The Department of Justice knows you're used to loosey goosey, vis-à-vis individuals being held responsible for white collar crimes, but Loretta Lynch apparently runs a much tighter ship.
Stung by years of criticism that it has coddled Wall Street criminals, the Justice Department issued new policies on Wednesday that prioritize the prosecution of individual employees — not just their companies — and put pressure on corporations to turn over evidence against their executives. The new rules, issued in a memo to federal prosecutors nationwide, are the first major policy announcement by Attorney General Loretta E. Lynch since she took office in April. The memo is a tacit acknowledgment of criticism that despite securing record fines from major corporations, the Justice Department under President Obama has punished few executives involved in the housing crisis, the financial meltdown and corporate scandals.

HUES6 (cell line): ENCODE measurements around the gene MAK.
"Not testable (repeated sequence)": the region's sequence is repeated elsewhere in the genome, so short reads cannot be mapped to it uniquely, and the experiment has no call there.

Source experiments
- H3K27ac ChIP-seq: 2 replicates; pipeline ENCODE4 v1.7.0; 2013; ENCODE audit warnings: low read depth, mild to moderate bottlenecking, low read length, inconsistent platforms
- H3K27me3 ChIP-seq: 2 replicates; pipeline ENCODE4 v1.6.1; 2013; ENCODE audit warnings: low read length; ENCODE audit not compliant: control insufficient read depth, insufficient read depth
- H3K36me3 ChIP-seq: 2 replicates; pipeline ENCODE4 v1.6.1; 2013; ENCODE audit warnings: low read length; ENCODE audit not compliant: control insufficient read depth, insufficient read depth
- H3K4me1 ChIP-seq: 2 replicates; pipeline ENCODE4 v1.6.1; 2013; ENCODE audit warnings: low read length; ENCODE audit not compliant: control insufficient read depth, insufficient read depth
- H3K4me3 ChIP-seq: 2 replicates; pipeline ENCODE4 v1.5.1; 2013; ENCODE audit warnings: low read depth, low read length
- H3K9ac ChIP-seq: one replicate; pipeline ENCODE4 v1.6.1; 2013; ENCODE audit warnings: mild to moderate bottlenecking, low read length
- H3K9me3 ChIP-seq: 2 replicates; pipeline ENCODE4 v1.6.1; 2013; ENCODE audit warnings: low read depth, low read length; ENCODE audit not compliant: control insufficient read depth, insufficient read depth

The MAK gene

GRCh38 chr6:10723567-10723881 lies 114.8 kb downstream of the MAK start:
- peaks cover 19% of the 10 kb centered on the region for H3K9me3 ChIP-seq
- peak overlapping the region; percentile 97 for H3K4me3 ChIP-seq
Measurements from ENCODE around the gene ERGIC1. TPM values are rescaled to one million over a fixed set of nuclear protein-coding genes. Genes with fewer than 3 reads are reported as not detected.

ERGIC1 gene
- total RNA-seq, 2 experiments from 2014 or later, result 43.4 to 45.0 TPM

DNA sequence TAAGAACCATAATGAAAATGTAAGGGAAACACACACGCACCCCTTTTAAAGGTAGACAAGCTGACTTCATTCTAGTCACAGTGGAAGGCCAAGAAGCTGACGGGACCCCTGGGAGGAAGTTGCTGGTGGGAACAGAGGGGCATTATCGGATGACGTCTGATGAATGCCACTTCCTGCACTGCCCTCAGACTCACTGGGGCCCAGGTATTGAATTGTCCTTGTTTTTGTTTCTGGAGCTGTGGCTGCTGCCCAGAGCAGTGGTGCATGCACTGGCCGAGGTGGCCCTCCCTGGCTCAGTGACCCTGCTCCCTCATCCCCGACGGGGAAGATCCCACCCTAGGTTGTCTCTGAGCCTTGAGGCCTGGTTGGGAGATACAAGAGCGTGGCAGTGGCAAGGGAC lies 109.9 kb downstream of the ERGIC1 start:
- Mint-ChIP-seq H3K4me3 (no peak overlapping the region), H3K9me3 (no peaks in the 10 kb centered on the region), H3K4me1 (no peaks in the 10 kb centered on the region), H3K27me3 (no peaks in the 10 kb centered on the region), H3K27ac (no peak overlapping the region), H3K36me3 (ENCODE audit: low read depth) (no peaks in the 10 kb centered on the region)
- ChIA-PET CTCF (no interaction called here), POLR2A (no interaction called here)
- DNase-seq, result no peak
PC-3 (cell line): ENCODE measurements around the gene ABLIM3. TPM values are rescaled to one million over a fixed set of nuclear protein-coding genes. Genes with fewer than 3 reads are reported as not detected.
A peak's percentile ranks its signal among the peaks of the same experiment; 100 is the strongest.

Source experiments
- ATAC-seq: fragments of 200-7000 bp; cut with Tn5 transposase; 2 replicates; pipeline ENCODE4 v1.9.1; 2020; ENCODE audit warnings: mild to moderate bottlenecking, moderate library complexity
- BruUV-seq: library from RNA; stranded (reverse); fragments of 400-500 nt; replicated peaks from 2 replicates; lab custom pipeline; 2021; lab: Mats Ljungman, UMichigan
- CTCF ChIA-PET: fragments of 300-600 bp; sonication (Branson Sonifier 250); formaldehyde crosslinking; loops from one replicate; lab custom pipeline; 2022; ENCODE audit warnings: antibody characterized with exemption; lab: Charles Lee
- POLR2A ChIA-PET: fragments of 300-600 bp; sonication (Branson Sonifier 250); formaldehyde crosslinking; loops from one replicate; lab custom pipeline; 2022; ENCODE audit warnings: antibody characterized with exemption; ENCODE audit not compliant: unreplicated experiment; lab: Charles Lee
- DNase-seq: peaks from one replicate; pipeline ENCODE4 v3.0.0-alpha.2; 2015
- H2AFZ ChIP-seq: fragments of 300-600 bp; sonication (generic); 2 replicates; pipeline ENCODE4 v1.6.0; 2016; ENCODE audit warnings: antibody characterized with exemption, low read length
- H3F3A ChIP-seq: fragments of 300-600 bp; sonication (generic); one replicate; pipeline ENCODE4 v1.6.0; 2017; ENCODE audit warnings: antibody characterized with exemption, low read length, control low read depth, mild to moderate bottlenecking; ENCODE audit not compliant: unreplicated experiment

And if you're thinking you can just toss a couplea first year analysts under the bus for, say, leaving an investment bank for dead, think again!
It is also unknown whether the rules will encourage companies to turn in their executives, but Sally Q. Yates, the deputy attorney general, said the Justice Department would not allow companies to foist the blame onto low-level officials. “We’re not going to be accepting a company’s cooperation when they just offer up the vice president in charge of going to jail,” she said.